Stephen is home for the winter holidays. Uncle Charles, Dante, his father Simon Dedalus, Simon’s friend Mr. Casey, and Stephen sit by the fire waiting for Christmas dinner. Simon and Mr. Casey have just come home from a walk, and the two of them have a drink of whiskey. Finally dinner is served, and Stephen says grace. The food is fragrant and beautiful. It’s the first year that Stephen is old enough to stay up or sit with the adults.
The happy, comfortable scene shows that the Dedalus family is still very comfortable financially. Stephen loves sitting up with the adults and looks forward to listening to their conversations. As the child of a religious family, he is expected to say grace.
Simon offers Dante (also called Mrs. Riordan) some sauce, but she refuses curtly. The adults argue for a while about the Catholic Church’s denunciation of Parnell as an adulterer. Dante believes the church was right to make a statement, but Simon and Mr. Casey think politics should be kept out of church. Mrs. Dedalus tries to keep the conversation civil, but tempers rise. Dante thinks the men sin when they criticize the behavior of the priests, but Simon and Mr. Casey think the priests betrayed Parnell and behaved despicably.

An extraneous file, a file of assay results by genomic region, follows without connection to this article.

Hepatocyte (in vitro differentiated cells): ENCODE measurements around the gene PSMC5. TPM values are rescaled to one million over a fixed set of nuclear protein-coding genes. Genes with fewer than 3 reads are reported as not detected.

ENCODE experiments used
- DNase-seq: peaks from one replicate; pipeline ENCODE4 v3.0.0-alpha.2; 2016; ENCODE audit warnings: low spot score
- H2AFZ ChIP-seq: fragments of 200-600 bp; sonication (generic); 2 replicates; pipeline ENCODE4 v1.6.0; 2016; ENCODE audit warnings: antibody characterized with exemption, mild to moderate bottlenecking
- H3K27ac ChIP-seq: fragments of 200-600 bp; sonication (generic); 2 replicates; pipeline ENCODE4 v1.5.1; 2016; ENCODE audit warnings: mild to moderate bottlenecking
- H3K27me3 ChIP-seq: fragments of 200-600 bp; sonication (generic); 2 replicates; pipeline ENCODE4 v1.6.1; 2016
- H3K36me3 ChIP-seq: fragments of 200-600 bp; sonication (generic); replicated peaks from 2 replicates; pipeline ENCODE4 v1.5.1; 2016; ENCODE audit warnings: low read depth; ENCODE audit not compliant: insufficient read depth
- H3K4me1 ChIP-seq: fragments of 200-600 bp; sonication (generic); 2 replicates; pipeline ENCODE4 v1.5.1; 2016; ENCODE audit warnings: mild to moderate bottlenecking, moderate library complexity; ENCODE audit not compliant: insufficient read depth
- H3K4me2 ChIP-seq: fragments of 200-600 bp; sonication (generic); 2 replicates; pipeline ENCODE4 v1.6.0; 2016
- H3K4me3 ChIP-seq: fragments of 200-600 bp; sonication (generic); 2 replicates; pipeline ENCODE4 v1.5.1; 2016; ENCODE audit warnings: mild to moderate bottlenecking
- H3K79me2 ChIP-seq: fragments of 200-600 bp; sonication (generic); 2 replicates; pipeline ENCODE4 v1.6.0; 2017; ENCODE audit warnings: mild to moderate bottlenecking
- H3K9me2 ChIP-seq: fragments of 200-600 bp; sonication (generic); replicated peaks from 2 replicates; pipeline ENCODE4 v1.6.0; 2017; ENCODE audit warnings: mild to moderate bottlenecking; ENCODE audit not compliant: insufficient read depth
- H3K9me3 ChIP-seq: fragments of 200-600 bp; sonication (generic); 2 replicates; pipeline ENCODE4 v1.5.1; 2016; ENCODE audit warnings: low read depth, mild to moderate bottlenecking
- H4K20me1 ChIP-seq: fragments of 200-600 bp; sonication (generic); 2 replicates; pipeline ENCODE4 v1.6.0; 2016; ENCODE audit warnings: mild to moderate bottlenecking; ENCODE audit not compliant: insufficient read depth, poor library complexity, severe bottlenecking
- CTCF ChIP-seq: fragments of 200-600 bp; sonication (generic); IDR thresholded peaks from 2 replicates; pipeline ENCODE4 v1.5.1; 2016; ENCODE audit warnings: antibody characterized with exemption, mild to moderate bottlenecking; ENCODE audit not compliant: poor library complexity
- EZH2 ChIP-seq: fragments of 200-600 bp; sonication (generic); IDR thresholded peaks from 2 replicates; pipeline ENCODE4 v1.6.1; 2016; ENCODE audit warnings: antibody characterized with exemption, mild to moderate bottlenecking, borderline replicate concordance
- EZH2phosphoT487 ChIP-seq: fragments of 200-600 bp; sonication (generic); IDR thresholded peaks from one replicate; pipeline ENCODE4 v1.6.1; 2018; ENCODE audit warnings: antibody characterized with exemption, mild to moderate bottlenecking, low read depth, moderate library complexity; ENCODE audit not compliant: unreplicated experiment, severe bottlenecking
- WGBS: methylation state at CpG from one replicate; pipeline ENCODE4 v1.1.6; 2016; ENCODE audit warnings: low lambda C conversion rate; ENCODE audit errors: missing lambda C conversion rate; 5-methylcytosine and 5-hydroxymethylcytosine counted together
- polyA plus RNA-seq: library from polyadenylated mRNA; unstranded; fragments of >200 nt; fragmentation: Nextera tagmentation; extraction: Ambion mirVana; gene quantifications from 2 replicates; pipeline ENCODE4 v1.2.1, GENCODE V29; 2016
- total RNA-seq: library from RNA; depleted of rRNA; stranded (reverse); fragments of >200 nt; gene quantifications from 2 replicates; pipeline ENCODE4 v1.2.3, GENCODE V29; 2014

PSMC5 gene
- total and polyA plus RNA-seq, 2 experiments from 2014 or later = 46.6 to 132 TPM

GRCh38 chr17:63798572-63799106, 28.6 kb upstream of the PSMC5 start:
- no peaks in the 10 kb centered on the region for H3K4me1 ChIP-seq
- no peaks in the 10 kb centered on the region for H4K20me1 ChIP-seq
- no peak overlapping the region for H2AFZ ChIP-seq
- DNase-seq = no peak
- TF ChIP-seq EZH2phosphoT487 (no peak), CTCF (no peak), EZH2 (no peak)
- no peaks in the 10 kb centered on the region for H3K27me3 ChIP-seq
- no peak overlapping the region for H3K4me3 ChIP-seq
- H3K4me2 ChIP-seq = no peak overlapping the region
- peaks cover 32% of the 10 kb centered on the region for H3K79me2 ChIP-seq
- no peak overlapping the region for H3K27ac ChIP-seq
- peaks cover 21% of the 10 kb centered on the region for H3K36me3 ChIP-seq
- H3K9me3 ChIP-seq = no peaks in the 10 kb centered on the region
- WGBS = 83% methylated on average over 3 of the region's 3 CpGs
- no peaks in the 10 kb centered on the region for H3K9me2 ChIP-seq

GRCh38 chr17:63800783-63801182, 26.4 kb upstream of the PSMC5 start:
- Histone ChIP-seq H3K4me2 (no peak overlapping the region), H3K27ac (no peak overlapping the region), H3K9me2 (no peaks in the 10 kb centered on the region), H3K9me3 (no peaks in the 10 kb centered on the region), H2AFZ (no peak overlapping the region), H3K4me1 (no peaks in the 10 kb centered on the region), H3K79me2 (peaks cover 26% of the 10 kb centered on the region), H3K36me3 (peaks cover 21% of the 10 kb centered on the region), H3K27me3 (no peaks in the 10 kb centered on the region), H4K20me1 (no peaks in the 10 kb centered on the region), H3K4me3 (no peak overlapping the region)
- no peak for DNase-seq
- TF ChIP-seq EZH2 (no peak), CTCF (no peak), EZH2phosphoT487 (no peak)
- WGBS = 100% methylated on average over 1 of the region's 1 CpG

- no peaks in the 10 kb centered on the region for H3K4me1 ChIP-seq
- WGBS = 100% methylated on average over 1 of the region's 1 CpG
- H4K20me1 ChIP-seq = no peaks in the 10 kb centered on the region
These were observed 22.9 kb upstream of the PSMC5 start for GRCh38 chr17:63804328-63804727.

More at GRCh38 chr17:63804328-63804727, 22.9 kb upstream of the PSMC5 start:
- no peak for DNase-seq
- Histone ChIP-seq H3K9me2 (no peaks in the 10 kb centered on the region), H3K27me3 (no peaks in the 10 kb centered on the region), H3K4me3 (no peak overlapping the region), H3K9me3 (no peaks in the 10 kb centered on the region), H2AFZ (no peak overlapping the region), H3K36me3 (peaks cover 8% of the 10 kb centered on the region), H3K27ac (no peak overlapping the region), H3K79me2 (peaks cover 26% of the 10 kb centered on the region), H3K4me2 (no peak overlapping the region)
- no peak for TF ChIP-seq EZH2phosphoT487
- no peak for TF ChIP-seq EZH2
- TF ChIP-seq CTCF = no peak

The party is bitterly divided about Parnell’s death. Simon and Mr. Casey are loyal to Parnell despite his adultery because he was a devoted leader who accomplished a great deal for Ireland: he laid the groundwork for Irish independence, though he did not live to see it. Dante believes that Parnell must have been a bad man despite his accomplishments, because the Church denounced him.
Stephen listens to the conversation with confusion; who is right? He knows that Dante, Mr. Casey, and his father all love Ireland, so why do they disagree? Mr. Casey and Simon are against the priests, who, they believe, have harmed Ireland, but Dante thinks priests are sacred. Dante values God and religion above all else, but the men would choose Ireland over religion. Dante storms out, screaming insults. Stephen watches as his father cries for Parnell.
Stephen watches most of his adult world splinter into two groups, like the children in his math class. The division confuses the youthful Stephen, to whom such fierce, myopic loyalties seem fascinating but incomprehensible. The pull of country and religion on his own loyalties later in life can be traced partially to this scene.